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Old 11-17-2011, 04:55 PM   #1017
Dcha
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Let's say (hypothetical): The market is trending higher. You find a stock to buy. You setup the proper risk-to-reward scenario.

So, how do you determine how many shares to buy?

Let's setup a few hypothetical scenarios with three investors trading different size accounts.

Trader A has an account with $100,000
Trader B has an account with $50,000
Trader C has an account with $10,000

This exercise will teach novice investors how to properly position size their trades, preventing you from blowing-up your account or risking too much on one position.

These examples will buy the same stock (XYZ in this case) but we will do so with different stops based on different trade setups: 5%, 10% and 15% sell stop. The positions will also be placed in three different accounts.

The number of shares change but the risk stays the same! Let me say that again, the number of shares change but the risk stays the same for all three traders.

Please note that these examples don't consider other variables such as commissions, slippage, etc. Please read the book by Van K. Tharp to study the detailed models of position sizing. I will also like to note that it is very difficult to employ position sizing strategies with accounts smaller than $10,000 (even this is a small amount and can blow-out if not traded carefully).

Total risk of the accounts will be 2% in each scenario!

Trader A ($100,000 account)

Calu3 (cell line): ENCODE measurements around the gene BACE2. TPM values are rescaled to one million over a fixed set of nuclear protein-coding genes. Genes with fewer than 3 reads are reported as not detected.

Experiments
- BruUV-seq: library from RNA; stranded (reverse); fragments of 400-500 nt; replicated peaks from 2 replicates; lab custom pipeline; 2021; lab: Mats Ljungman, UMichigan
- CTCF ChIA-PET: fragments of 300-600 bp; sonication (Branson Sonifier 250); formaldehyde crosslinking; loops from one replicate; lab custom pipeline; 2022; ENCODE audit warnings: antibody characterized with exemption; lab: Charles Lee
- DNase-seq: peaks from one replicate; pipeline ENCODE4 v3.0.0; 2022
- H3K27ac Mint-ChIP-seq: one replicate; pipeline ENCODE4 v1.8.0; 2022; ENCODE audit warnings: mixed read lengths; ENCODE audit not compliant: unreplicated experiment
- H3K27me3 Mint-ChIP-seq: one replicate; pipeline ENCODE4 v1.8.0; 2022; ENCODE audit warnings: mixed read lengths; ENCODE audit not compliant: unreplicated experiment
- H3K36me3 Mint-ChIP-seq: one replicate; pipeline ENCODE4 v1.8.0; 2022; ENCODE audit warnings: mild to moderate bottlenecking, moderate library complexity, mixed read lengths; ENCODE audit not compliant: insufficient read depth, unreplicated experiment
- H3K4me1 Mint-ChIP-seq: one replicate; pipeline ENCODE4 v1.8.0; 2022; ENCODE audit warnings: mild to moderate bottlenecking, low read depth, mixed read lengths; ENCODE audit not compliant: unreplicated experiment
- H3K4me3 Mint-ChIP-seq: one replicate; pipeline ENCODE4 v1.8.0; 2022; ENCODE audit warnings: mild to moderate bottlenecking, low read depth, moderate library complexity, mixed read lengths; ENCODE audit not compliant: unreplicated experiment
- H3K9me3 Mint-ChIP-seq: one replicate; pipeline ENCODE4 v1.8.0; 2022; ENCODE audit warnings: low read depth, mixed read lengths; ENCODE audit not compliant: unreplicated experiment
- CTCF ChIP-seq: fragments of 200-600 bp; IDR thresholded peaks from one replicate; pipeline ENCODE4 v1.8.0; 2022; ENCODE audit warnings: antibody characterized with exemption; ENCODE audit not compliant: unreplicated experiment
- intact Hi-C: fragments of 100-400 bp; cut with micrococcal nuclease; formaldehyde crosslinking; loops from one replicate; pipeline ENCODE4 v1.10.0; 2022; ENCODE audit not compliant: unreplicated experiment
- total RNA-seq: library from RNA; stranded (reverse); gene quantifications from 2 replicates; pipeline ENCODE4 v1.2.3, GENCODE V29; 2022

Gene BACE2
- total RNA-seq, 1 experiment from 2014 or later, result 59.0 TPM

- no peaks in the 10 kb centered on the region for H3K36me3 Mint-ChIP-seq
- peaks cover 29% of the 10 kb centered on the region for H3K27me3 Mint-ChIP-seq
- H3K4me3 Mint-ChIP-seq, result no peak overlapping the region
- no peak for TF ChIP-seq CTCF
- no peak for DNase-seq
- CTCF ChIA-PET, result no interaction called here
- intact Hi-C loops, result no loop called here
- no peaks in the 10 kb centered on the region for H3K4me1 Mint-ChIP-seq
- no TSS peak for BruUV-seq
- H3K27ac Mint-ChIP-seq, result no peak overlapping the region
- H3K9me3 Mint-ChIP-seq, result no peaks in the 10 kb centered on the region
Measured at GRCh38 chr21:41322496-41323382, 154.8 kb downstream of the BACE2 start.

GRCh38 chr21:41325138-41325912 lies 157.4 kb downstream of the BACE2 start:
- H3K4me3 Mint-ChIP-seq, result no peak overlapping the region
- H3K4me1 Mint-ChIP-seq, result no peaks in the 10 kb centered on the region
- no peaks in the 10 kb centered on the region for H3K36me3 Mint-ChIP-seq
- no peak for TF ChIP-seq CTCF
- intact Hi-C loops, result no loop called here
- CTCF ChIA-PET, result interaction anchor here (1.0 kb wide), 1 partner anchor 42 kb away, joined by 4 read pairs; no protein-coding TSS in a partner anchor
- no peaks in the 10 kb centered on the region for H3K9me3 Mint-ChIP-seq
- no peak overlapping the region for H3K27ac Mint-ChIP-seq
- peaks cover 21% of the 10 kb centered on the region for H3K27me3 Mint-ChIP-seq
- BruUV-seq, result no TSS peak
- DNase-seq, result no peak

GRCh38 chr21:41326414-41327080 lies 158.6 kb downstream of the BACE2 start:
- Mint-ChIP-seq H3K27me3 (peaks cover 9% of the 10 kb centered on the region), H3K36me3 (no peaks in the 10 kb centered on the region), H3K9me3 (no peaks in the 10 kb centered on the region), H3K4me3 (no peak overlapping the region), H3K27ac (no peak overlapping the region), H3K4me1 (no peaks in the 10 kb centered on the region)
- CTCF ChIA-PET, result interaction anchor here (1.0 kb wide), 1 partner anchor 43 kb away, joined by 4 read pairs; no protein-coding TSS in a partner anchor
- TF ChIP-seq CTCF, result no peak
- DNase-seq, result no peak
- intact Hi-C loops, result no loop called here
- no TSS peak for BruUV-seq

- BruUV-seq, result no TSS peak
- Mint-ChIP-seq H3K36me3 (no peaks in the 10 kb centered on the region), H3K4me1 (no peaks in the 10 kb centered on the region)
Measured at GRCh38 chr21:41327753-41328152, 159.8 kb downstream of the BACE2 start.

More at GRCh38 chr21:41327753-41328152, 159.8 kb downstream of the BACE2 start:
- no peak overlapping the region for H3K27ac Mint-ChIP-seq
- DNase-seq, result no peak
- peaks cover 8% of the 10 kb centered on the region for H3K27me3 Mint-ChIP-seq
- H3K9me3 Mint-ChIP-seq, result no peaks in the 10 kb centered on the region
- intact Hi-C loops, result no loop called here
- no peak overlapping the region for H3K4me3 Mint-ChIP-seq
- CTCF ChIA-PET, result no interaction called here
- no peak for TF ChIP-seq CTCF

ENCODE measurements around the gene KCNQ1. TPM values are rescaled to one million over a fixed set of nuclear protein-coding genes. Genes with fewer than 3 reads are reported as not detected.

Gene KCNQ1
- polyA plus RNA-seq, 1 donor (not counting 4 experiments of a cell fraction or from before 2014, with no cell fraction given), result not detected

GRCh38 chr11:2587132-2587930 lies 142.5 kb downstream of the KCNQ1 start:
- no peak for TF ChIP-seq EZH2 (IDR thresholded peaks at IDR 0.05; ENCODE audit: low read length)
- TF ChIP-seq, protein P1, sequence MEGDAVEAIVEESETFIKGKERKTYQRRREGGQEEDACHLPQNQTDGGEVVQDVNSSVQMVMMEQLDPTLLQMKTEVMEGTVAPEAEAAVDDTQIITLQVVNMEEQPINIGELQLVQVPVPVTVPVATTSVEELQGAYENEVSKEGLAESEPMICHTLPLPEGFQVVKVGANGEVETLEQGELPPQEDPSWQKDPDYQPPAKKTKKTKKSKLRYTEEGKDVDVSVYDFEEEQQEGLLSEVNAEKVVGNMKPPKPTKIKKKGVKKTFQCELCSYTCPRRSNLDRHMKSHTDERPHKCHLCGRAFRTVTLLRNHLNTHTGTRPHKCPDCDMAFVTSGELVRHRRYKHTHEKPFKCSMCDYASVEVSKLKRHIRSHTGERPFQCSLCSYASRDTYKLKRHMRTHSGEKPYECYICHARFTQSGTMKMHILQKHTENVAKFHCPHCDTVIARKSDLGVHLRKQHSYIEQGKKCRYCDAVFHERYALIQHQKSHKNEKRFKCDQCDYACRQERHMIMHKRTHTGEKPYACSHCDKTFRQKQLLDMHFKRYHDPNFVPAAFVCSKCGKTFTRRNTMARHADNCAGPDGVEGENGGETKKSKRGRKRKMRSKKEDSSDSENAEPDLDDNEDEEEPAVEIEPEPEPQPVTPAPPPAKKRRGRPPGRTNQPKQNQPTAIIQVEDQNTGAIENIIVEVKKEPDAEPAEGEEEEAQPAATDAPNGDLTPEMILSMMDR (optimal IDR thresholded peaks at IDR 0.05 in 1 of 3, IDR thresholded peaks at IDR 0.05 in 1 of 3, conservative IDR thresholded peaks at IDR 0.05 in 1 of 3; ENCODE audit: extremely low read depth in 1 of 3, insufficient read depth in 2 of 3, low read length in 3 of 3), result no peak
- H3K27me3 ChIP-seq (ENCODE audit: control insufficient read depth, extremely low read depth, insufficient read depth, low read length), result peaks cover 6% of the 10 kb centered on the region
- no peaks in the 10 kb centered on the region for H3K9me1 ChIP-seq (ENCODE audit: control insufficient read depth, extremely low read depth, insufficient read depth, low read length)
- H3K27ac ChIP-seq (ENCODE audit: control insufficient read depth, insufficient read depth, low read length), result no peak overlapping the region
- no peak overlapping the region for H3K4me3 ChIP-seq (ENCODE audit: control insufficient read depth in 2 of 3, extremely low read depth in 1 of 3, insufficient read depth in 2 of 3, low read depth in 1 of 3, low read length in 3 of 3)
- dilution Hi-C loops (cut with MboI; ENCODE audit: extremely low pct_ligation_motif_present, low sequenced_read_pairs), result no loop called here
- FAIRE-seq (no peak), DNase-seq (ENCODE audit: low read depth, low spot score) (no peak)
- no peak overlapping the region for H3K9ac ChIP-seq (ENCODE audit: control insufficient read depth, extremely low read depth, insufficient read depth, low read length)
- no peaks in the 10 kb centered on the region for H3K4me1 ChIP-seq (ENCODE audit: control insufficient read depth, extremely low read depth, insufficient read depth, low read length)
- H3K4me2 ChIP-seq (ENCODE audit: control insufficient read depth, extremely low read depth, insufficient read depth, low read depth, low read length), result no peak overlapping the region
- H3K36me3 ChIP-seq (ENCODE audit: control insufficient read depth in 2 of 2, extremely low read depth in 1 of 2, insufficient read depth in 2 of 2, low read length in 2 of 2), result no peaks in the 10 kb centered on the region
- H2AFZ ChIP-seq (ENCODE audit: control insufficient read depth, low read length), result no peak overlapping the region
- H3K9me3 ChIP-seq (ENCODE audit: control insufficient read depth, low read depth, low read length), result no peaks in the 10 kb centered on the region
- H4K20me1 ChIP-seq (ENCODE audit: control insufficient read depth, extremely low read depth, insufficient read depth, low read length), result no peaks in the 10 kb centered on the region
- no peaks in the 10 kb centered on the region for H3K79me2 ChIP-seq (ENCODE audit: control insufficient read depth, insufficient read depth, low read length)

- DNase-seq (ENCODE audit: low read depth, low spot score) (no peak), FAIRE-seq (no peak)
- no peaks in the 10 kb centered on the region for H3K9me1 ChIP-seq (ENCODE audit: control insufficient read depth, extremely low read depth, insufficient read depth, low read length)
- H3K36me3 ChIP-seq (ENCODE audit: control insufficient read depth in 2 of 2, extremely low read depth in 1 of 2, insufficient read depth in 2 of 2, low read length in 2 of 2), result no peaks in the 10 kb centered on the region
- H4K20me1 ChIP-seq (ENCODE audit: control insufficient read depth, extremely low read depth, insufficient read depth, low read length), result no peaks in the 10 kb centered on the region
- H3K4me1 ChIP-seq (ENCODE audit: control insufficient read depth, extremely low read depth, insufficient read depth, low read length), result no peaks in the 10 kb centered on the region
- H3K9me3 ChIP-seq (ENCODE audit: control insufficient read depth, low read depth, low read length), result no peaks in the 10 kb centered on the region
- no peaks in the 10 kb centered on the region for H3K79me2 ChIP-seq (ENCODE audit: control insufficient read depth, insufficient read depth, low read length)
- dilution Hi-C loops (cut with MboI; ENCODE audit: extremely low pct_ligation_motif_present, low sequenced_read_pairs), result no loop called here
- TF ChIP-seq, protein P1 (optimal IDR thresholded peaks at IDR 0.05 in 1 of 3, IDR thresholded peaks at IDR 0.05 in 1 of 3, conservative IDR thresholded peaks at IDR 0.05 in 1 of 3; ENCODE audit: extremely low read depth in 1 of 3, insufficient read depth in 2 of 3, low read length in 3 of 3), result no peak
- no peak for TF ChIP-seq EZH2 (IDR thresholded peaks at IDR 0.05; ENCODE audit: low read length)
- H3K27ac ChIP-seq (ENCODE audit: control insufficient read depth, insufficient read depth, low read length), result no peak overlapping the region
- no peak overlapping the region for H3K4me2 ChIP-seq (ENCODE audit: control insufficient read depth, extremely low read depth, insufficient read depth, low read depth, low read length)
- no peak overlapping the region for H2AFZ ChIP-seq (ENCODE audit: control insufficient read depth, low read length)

Example #1:
Stock XYZ is trading at $60 per share
Portfolio size of $100,000
The stop loss is 5%
Risk will be $2,000 = ($100,000*2%)
Amount to Trade at 5% stop: $40,000 = ($2,000 / 5%)
Shares to be bought: 667

Example #2:
Stock XYZ is trading at $60 per share
Portfolio size of $100,000
The stop loss is 10%
Risk will be $2,000 = ($100,000*2%)
Amount to Trade at 10% stop: $20,000 = ($2,000 / 10%)
Shares to be bought: 333

Example #3:
Stock XYZ is trading at $60 per share
Portfolio size of $100,000
The stop loss is 15%
Risk will be $2,000 = ($100,000*2%)
Amount to Trade at 15% stop: $13,334 = ($2,000 / 15%)
Shares to be bought: 222

Trader B ($50,000 account)
Example #1:
Stock XYZ is trading at $60 per share
Portfolio size of $50,000
The stop loss is 5%
Risk will be $1,000 = ($50,000*2%)
Amount to Trade at 5% stop: $20,000 = ($1,000 / 5%)
Shares to be bought: 333

Example #2:
Stock XYZ is trading at $60 per share
Portfolio size of $50,000
The stop loss is 10%
Risk will be $1,000 = ($50,000*2%)
Amount to Trade at 10% stop: $10,000 = ($1,000 / 10%)
Shares to be bought: 167

Example #3:
Stock XYZ is trading at $60 per share
Portfolio size of $50,000
The stop loss is 15%
Risk will be $1,000 = ($50,000*2%)
Amount to Trade at 15% stop: $6,667 = ($1,000 / 15%)
Shares to be bought: 111

Trader C ($10,000 account)
Example #1:
Stock XYZ is trading at $60 per share
Portfolio size of $10,000
The stop loss is 5%
Risk will be $200 = ($200*2%)
Amount to Trade at 5% stop: $4,000 = ($200 / 5%)
Shares to be bought: 67

Example #2:
Stock XYZ is trading at $60 per share
Portfolio size of $10,000
The stop loss is 10%
Risk will be $200 = ($10,000*2%)
Amount to Trade at 10% stop: $2,000 = ($200 / 10%)
Shares to be bought: 33

Example #3:
Stock XYZ is trading at $60 per share
Portfolio size of $10,000
The stop loss is 15%
Risk will be $200 = ($10,000*2%)
Amount to Trade at 15% stop: $1,334 = ($200 / 15%)
Shares to be bought: 22

Please understand that the number of shares changed in each scenario based on the size of the portfolio as the risk remained constant at 2%. Now watch what happens when the risk is cut in half to 1% of the total account. We will use "Trader A" with the $100,000 account using 1% risk, a 7% sell stop and a buy of XYZ at $60 per share.

Trader A ($100,000 account)
Example #1a:
Stock XYZ is trading at $60 per share
Portfolio size of $100,000
The stop loss is 7%
Risk will be $1,000 = ($100,000*1%)
Amount to Trade at 7% stop: $20,000 = ($1,000 / 7%)
Shares to be bought: 238

Here is an excel sheet I made. Just enter your values and you're all set.

https://docs.google.com/spreadsheet/...1E&output=html
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